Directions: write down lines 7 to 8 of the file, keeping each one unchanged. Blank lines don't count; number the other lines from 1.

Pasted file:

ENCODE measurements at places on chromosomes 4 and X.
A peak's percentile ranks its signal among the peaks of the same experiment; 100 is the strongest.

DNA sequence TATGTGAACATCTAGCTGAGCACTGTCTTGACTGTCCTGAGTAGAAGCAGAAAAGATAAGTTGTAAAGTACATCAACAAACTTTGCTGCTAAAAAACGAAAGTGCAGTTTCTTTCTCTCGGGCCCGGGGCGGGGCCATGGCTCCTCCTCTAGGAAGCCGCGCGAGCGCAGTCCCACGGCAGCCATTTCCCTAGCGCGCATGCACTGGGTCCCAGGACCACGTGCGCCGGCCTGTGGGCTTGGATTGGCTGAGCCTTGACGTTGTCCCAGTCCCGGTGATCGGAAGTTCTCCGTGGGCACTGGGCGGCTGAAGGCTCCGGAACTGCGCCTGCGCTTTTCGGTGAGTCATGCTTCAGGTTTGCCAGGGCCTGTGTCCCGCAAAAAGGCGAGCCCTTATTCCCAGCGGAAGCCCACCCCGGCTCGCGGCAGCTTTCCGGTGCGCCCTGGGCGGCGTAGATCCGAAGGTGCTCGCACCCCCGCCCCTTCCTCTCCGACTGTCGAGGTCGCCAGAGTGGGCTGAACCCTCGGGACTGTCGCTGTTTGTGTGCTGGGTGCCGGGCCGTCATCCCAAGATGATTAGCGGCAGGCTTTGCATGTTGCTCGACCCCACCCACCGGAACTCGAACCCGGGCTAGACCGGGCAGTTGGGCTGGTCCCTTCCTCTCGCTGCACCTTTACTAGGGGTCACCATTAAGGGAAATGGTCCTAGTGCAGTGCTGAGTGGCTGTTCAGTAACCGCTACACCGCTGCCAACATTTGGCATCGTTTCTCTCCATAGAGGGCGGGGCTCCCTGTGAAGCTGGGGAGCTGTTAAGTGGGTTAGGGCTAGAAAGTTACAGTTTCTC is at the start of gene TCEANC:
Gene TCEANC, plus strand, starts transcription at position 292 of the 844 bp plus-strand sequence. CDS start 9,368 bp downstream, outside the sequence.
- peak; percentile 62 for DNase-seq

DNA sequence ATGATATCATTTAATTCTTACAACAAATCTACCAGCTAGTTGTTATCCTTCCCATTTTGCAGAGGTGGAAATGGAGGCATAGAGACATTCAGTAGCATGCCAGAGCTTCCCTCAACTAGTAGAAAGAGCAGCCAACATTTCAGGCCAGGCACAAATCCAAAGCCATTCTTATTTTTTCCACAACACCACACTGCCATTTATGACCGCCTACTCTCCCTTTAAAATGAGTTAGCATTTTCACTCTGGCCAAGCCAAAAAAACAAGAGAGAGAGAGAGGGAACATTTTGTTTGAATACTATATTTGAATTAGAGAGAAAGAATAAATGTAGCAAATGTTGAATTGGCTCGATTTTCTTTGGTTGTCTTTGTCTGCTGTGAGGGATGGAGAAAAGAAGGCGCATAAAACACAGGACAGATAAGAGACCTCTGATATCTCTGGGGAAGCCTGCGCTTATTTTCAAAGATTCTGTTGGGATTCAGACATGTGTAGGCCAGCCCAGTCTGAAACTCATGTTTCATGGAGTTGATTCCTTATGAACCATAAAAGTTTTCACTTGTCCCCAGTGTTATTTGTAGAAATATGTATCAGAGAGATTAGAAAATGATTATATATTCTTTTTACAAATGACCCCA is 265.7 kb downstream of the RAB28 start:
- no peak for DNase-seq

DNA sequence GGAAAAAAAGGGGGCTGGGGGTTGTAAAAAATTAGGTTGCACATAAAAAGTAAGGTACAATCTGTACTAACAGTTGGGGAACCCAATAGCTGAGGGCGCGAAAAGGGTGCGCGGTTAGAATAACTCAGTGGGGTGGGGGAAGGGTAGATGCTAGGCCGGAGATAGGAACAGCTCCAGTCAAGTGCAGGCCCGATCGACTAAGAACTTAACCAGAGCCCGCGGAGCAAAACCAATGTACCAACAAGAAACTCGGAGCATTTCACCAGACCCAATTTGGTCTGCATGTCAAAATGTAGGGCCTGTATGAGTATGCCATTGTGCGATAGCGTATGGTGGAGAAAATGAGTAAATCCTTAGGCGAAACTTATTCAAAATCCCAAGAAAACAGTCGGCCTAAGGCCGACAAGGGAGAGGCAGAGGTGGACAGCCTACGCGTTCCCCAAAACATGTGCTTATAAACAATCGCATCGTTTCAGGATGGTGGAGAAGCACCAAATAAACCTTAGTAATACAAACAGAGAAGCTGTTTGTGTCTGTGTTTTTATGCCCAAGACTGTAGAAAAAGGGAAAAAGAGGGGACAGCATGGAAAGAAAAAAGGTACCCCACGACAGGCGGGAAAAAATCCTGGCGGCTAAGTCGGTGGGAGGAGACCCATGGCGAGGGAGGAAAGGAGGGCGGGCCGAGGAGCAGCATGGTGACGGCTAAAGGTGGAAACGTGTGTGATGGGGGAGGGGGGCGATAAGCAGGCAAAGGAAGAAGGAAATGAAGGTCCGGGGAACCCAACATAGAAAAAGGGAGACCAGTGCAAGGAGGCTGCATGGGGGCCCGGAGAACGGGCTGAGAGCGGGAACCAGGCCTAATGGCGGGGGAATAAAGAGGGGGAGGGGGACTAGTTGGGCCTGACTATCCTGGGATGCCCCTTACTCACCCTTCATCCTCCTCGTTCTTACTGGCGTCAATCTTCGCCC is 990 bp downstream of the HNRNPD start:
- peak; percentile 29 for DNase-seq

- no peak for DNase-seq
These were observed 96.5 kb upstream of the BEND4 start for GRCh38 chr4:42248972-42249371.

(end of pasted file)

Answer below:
- no peak for DNase-seq

DNA sequence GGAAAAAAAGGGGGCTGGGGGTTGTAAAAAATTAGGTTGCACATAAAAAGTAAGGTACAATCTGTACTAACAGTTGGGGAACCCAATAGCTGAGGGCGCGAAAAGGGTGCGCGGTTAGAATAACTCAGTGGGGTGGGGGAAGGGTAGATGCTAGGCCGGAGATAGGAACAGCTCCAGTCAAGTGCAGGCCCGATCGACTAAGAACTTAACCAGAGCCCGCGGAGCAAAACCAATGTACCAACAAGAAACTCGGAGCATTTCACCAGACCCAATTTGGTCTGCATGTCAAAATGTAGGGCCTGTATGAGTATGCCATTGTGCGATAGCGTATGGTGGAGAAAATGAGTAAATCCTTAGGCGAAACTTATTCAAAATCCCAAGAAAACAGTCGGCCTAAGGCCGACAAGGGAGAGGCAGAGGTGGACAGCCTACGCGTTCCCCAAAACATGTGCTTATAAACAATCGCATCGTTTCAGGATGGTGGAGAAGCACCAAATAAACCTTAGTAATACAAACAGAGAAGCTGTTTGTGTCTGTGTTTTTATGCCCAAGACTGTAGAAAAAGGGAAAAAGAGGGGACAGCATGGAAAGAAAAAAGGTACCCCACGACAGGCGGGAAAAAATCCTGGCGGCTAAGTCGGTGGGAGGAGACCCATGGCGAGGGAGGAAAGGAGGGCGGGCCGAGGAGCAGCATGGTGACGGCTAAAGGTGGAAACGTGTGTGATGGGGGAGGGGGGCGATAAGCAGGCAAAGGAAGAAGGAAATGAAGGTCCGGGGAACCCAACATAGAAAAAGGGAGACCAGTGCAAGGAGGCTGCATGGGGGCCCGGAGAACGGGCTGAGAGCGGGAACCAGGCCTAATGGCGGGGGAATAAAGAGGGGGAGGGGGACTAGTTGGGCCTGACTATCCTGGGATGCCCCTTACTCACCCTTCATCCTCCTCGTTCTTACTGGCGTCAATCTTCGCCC is 990 bp downstream of the HNRNPD start: